Spotlight on Jane - an interview with Jane Hartley

Author: Amy Coates

On 17th June, we’re excited to welcome Martin Brookes as our new CEO, but this also means we’re saying farewell to Jane Hartley who has been a fabulous interim Chief Exec for the last few months. 

Jane re-joined VONNE having previously been Chief Executive and Health and Wellbeing Associate within the organisation. During her time as interim she’s guided us through an office relocation, successful recruitment of our new CEO and much more. 

Communications and Marketing Manager, Amy Coates took some time to talk to Jane about her time at VONNE, and working across the VCSE sector. Here's what she had to say. 

A large part of your career has been working in the North East VCSE sector. What attracted you to working in the sector and VONNE as an organisation?

I’ve always been interested in the social economy and the need to tackle the high levels of poverty and particularly health inequality in the North East.

Following a successful career co-running an Illustrator’s Agency in London, I moved back to my home town of Darlington in the early 90’s to raise my young family. 

Looking for work, I realised there wasn’t much call for illustrators agents so I took a short-term position at Darlington CVS. I knew nothing about the voluntary sector or the role of a VCSE infrastructure organisation but I quickly learnt to love it and worked out it wasn’t that different from being an illustrators agent, in that previously I had been supporting illustrator’s to survive and thrive in what was often a cut throat world and now I was supporting charities and community groups to survive and thrive in another type of cut throat world!

My career in the sector continued when I secured a post with Sedgefield Borough Council as their Health Alliance Manager. There, I project managed the development of The Pioneering Care Centre and was responsible for establishing a charitable trust to manage it. I went on to become CEO of what is now known as PCP, an award winning healthy living centre. I’m really proud of what we achieved in the 15 years I was there and that we went on to develop health and wellbeing projects across Tees Valley, Sunderland and Co. Durham.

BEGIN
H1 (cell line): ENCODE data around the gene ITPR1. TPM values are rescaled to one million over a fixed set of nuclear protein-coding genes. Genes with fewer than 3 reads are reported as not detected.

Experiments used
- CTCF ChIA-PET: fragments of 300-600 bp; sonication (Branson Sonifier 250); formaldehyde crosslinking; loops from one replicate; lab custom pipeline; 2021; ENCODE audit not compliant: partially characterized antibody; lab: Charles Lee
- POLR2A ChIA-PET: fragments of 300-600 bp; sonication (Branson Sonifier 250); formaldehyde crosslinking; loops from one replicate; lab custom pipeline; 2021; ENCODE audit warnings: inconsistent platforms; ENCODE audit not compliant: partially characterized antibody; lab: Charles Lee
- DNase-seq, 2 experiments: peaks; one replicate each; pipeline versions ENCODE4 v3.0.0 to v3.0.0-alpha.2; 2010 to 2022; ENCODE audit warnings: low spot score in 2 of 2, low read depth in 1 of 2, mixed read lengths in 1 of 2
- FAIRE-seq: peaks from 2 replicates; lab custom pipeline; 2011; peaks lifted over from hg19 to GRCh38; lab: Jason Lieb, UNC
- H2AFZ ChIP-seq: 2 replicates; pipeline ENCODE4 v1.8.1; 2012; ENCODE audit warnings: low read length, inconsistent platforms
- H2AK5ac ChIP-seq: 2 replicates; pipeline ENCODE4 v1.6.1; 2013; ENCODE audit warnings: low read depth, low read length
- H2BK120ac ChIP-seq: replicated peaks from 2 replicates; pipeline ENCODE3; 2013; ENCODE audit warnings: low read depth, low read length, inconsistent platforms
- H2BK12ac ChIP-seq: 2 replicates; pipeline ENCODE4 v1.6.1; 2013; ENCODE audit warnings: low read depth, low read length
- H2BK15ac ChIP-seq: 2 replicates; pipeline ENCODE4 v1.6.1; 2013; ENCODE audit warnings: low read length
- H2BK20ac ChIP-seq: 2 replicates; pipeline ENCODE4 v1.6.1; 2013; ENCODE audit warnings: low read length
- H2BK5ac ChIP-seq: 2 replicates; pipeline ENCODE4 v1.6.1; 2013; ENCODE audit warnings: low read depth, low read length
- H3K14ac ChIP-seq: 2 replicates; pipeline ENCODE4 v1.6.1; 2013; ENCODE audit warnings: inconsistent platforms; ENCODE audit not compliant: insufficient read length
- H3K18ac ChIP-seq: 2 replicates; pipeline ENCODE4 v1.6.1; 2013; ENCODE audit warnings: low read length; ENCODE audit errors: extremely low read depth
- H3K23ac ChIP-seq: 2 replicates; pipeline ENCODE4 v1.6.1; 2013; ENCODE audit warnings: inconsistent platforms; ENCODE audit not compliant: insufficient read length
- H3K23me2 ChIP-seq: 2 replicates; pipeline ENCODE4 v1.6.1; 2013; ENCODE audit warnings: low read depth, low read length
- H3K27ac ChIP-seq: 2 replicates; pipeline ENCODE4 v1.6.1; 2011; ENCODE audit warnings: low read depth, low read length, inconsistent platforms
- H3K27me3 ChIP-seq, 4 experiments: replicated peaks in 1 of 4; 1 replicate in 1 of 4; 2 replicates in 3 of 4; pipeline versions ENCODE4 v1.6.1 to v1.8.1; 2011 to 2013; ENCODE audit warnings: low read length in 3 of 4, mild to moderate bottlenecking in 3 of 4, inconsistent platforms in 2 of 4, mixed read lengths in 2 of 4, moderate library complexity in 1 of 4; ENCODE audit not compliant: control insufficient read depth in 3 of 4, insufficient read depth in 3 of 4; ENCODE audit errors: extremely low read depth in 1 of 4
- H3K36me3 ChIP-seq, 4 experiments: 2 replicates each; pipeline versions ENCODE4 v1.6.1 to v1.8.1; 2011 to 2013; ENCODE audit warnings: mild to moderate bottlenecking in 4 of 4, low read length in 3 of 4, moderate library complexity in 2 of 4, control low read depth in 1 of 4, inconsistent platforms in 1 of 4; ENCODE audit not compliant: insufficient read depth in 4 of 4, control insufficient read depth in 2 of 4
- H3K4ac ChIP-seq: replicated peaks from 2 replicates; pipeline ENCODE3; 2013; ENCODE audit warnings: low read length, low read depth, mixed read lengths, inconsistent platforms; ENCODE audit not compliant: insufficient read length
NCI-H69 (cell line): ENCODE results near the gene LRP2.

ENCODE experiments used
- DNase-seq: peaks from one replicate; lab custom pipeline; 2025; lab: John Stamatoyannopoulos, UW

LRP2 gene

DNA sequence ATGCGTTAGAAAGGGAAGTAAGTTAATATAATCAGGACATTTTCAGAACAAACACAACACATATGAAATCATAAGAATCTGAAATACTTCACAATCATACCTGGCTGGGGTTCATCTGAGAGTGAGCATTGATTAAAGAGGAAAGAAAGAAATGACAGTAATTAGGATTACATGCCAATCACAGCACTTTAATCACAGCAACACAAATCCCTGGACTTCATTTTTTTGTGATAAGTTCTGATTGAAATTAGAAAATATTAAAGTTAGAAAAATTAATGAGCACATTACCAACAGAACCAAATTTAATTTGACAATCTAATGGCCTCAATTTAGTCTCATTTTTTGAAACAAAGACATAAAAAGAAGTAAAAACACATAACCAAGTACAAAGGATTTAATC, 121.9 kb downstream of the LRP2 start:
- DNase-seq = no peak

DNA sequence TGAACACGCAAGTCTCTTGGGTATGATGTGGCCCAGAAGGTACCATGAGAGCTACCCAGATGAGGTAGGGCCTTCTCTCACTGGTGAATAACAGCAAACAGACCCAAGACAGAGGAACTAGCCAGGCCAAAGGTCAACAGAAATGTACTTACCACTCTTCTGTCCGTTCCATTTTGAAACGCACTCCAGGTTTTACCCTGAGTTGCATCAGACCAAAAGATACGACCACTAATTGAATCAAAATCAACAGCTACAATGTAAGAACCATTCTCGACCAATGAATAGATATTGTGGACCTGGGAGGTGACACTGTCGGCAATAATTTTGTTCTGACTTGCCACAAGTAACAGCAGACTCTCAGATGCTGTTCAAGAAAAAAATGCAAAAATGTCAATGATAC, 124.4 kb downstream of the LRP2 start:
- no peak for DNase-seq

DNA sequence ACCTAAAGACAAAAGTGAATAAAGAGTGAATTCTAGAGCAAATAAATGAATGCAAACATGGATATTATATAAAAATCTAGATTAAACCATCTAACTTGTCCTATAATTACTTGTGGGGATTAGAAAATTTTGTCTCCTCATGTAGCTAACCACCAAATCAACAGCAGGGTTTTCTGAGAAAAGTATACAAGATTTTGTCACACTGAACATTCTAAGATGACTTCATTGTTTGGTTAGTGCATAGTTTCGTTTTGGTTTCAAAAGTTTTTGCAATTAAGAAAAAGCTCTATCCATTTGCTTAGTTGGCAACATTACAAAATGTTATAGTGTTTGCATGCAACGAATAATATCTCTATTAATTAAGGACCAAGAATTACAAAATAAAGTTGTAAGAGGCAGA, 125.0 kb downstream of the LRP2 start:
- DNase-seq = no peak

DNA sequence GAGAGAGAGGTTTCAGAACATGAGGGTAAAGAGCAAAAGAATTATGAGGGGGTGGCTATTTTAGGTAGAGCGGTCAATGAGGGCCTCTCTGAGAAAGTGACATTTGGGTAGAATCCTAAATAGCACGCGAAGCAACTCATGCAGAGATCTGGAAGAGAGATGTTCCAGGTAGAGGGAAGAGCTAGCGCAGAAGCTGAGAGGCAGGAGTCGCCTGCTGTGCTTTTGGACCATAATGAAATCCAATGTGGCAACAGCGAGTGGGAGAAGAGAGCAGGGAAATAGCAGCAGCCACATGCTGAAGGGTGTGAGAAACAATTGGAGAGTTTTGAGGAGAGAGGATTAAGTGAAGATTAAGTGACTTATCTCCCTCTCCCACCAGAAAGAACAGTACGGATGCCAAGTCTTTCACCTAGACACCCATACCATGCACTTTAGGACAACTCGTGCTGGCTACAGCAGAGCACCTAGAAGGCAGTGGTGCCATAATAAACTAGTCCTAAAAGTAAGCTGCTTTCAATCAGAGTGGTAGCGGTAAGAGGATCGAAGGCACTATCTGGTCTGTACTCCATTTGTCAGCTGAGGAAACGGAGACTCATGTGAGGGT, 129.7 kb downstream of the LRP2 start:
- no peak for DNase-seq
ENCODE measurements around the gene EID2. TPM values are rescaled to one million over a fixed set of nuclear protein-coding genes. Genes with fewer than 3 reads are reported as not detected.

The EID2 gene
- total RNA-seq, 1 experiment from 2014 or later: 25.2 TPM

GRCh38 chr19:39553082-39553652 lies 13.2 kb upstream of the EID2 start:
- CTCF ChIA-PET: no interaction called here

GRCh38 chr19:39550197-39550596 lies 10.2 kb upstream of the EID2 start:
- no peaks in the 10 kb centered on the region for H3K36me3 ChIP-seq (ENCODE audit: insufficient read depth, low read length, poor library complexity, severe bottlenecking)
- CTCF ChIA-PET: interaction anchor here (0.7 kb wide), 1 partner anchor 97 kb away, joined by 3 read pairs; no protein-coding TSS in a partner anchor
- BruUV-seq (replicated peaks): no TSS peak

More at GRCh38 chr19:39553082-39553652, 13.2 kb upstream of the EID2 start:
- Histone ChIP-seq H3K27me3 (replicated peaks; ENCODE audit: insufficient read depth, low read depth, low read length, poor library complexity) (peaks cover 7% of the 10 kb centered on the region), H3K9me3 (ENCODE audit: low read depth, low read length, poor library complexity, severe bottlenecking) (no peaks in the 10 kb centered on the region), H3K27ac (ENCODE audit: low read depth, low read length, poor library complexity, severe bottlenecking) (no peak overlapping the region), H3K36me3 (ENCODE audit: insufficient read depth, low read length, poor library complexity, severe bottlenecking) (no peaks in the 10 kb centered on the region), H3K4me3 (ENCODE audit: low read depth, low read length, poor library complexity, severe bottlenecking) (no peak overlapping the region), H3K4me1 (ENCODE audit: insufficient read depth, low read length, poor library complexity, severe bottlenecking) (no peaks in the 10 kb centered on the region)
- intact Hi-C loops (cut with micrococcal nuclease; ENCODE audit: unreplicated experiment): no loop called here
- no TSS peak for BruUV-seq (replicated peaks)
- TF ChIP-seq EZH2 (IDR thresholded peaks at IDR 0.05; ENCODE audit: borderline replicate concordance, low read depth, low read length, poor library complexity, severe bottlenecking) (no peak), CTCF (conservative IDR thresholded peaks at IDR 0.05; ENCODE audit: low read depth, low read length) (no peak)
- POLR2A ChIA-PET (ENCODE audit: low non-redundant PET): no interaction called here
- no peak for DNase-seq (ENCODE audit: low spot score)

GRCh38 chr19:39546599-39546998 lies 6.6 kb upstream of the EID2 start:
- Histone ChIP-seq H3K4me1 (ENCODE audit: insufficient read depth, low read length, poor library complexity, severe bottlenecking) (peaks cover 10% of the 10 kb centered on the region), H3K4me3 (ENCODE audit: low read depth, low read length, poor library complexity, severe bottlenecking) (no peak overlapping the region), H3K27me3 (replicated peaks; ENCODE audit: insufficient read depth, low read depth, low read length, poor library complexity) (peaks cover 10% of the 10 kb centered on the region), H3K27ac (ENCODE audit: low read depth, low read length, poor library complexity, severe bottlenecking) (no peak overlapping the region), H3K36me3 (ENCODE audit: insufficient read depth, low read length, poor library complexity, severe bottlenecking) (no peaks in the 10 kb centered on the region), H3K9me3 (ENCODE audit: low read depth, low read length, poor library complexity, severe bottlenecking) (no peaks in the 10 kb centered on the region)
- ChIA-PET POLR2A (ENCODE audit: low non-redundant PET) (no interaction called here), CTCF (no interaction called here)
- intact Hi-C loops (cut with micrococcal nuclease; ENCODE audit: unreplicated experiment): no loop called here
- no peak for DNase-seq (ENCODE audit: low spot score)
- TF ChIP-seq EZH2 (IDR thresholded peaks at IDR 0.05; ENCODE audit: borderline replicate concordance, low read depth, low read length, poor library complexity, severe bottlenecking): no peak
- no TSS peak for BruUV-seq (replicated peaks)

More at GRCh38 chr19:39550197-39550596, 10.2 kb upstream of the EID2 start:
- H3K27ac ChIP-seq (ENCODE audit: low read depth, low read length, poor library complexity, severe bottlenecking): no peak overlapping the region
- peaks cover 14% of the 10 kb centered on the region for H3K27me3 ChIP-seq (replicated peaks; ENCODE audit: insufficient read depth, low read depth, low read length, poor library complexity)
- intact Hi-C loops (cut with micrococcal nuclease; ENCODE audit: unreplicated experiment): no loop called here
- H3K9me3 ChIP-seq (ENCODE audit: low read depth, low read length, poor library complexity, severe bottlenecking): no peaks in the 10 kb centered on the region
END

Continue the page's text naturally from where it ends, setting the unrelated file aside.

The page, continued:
PCP were members of VONNE, so I became aware of VONNE’s work and became a trustee to support it. I wanted to try to have more of a positive influence as a charity leader at a regional level, so I was honoured to be appointed as Chair of the Board, before I took the decision to apply for the position of CEO. 


What’s changed at VONNE since you were last CEO and what are the new challenges for the organisation?

Since I stood down as CEO in late 2018, VONNE has grown exponentially from a small core team of 5 to a current staff of 24. Membership is now over 1400 and we have significant reach across the region through our networks and partnerships. We have expanded our work in line with the shifting issues and priorities regionally and nationally, developing strong projects and partnerships in health and wellbeing, environment and digital. 

In terms of challenges, one of them has been that Carol Botten, our former CEO has been a hard act to follow. The impact of her departure has been felt across not only the staff team but the many external stakeholders that Carol built a strong collaborative relationship with over the years. The announcement of her decision to stand down for health reasons produced an outpouring of messages clearly demonstrating she was an incredibly well respected and valued leader. Having also worked closely with Carol when I was CEO and she was DCEO, on a personal level I missed her support hugely when I came back. However, I found that there were many familiar faces still around, so I wasn’t starting from scratch, and I got a warm welcome from the staff team which made things so much easier. I am pleased to say that Carol is now recovered and has been supporting me where she can too.


Photo of Jane standing outside the door of number 10 Downing Street


What do you hope to see from VONNE in the future?

In terms of future opportunities, it is interesting that VONNE was born out of an identified need for a regional voice when we last had regional government, with bodies such as OneNorthEast. With the recent devolution agenda and the devolving of power to the regions, VONNE has a clear role in ensuring the voice of the sector is heard within our regional government structures: Tees Valley Combined Authority and the newly established North East Combined Authority. 


Do you have any high points from being CEO of VONNE? 

One of the high points in my time as CEO was being invited as a representative of the VCSE in the North East to attend a roundtable at No.10 during Theresa’s May’s time in government and finding when I got there I was the only representative from the north of England. Though I don’t know if that roundtable necessarily resulted in any influence on policy, it was gratifying to be recognised as a credible voice for the sector in the North East. I am confident that under the stewardship of the new CEO, Martin Brookes, VONNE will continue to be recognised as the strong and credible voice of the sector.